Weight Loss and Your Metabolism

It’s a common misconception that speeding up your metabolism will help you increase your weight loss. Unfortunately, although metabolic rate is related to weight, the reality is a little more complicated.

What is your metabolism?

Your metabolism is the way your body uses energy. Through a series of biochemical processes, your body converts the food you eat into fuel to power your body. When people talk about having a slow metabolism, they’re usually referring to what’s called the ‘resting metabolism’, which is the number of calories your body needs you to eat, in order to keep itself functioning.

Your resting metabolism is mostly predetermined and is influenced by a number of factors, including your age, gender and general health. The number of calories your body needs to perform basic functions is pretty well set.

When people speak about increasing their metabolism, or metabolic rate, what they’re really referring to is increasing the activity of the ‘energy metabolism’, which is the actual process of breaking down nutrients and converting them into energy.

The confusion comes, perhaps, because the word ‘metabolism’ is used to describe both the amount of energy the body needs for basic functions and the process itself of converting food into that energy. Your body’s basic functions will account for about 60-70% of the calories you’ll burn in a day. Even though it’s not possible to make big changes to your resting metabolism, you can encourage your metabolic activity to increase, thereby burning more calories overall, by eating well and exercising.

Woman with muffin top exploding in jeans

How do I increase my metabolism to lose weight?

If you burn more calories in a day than you consume, you’ll lose weight. But just reducing the amount of food you eat doesn’t work. To lose weight and maintain that weight loss, it’s necessary to create healthy habits that encourage the body to convert and use energy more quickly. Many of these habits are simple. The trick is to make them habits — that is, to keep doing them.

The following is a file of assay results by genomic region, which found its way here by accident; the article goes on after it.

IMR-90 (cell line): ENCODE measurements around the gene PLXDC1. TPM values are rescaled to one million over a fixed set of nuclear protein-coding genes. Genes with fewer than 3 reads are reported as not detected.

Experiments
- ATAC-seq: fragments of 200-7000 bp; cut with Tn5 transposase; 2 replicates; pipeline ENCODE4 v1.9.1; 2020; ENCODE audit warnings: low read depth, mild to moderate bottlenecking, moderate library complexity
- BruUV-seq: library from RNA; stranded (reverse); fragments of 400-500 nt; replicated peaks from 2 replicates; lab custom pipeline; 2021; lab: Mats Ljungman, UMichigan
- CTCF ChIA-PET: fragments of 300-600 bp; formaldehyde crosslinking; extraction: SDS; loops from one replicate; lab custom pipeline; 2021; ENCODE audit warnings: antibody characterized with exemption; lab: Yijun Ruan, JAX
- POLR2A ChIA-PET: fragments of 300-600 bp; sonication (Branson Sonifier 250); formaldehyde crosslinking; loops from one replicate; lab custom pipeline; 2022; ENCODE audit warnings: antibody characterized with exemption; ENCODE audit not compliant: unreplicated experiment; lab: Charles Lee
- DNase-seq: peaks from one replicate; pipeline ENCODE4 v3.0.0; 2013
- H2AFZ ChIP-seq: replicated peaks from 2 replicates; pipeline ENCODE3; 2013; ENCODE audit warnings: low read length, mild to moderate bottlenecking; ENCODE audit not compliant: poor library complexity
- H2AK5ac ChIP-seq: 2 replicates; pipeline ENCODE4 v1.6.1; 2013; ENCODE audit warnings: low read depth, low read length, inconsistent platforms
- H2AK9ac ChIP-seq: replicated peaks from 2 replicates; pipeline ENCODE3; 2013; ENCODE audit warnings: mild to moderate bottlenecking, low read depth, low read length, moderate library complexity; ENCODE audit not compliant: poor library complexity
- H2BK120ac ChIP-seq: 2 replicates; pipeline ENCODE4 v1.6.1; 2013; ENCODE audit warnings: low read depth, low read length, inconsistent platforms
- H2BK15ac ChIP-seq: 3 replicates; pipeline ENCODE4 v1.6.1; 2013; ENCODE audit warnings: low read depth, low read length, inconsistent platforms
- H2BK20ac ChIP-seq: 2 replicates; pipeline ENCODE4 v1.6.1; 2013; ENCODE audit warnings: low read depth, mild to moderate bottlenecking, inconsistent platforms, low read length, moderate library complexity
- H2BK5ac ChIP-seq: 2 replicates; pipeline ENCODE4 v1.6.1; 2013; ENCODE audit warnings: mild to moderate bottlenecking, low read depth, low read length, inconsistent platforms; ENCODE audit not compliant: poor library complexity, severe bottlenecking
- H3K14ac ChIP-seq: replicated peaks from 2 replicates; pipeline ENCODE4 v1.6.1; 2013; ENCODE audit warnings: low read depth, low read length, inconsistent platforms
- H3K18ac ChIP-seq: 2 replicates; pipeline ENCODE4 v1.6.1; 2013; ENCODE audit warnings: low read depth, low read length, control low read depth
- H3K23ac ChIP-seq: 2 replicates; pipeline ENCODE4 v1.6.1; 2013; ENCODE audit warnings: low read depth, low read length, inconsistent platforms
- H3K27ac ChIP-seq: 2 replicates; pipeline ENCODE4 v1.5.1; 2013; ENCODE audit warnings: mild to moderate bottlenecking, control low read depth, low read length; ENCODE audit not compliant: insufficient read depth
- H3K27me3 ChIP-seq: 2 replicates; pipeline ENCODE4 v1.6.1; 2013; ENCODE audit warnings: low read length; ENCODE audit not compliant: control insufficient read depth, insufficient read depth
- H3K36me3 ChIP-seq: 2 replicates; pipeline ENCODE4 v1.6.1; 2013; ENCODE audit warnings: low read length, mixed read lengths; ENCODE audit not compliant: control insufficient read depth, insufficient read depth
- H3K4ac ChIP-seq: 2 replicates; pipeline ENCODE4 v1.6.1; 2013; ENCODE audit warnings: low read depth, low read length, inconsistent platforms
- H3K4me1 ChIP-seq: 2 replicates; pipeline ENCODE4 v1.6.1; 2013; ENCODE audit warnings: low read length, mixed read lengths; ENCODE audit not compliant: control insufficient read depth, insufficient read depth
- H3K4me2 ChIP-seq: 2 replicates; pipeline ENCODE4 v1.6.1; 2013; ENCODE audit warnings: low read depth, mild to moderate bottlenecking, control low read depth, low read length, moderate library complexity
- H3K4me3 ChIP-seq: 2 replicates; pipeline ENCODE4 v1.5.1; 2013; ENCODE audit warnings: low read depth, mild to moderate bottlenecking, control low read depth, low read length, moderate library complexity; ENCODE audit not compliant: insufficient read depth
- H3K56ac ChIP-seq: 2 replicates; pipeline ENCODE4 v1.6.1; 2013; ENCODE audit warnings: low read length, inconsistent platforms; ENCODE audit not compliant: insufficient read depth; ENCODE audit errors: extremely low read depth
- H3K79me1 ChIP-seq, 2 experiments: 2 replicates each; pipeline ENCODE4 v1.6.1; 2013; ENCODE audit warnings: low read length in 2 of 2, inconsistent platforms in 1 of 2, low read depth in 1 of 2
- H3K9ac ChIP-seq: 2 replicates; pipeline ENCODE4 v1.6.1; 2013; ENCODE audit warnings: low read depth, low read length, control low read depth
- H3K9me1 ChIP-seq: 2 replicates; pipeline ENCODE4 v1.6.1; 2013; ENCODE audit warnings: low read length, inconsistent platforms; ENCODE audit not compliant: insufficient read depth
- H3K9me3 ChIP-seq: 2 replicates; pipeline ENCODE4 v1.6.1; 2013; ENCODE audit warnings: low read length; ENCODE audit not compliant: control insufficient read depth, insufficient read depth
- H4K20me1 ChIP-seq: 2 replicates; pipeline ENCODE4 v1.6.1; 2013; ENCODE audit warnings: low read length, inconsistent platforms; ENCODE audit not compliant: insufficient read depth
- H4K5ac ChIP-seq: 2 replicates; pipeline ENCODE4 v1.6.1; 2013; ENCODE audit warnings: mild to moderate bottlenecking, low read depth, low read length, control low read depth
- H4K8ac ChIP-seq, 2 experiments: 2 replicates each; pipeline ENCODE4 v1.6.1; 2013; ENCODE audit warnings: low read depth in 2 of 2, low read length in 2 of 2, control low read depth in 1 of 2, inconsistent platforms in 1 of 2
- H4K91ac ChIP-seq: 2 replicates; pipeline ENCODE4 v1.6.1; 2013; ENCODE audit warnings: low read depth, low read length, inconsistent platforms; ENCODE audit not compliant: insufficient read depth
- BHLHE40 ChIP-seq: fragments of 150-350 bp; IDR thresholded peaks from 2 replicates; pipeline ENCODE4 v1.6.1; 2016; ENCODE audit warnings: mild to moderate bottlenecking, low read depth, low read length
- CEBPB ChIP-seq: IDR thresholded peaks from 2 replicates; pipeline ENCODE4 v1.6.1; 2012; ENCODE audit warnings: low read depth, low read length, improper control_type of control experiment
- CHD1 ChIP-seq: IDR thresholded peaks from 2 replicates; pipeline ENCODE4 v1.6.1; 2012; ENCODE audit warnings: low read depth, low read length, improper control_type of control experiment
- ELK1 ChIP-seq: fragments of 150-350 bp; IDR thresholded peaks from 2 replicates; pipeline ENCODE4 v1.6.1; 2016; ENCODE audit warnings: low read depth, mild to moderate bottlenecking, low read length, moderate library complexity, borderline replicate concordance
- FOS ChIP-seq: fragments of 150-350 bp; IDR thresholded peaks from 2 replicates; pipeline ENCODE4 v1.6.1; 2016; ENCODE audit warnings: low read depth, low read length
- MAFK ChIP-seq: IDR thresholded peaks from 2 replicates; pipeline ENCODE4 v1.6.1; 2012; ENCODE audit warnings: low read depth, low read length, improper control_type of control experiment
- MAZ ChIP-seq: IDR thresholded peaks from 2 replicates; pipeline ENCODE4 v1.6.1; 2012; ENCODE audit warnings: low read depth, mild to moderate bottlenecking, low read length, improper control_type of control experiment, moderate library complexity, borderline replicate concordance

Some habits that will encourage a faster metabolic rate:

  • Eat breakfast! Food in the morning kick starts the digestion process, setting it up well to continue throughout the day.
  • Eat many small meals and snacks throughout the day to keep your metabolism working
  • Eat foods that the body uses more energy to digest, like lean protein
  • Exercise. Aerobic or cardio exercise, like running, will burn calories and influence your body’s daily energy balance. Strength training, however, can have an impact on your resting metabolic rate. This is because strength training encourages muscular development, and muscles, although they way the same on the scale as fat, is active tissue — that is, it burns calories. If your body has more muscle content, its resting metabolic rate will be slightly higher.

Although your metabolism does affect your weight, remember that it’s not as simple an equation as higher metabolism equals weight loss. Someone with a slow resting metabolism can still lose weight. Losing weight — and maintaining that weight loss — is all about balancing out your body’s energy needs with the amount and type of food consumed.

About the Author

Guest post by Jessica Josh, a freelancer who writes about health, nutrition, medical weight loss and ways to improve your lifestyle.

Jessica Josh

Jessica Josh is a freelance writer who loves to write about health and nutrition, weddings and real estate. When she isn't writing, she spends her time at her garden.

One thought on “Weight Loss and Your Metabolism

  • February 28, 2013 at 7:01 pm
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    Dude, that chick in the picture has a pretty fierce muffin top.

    Reply

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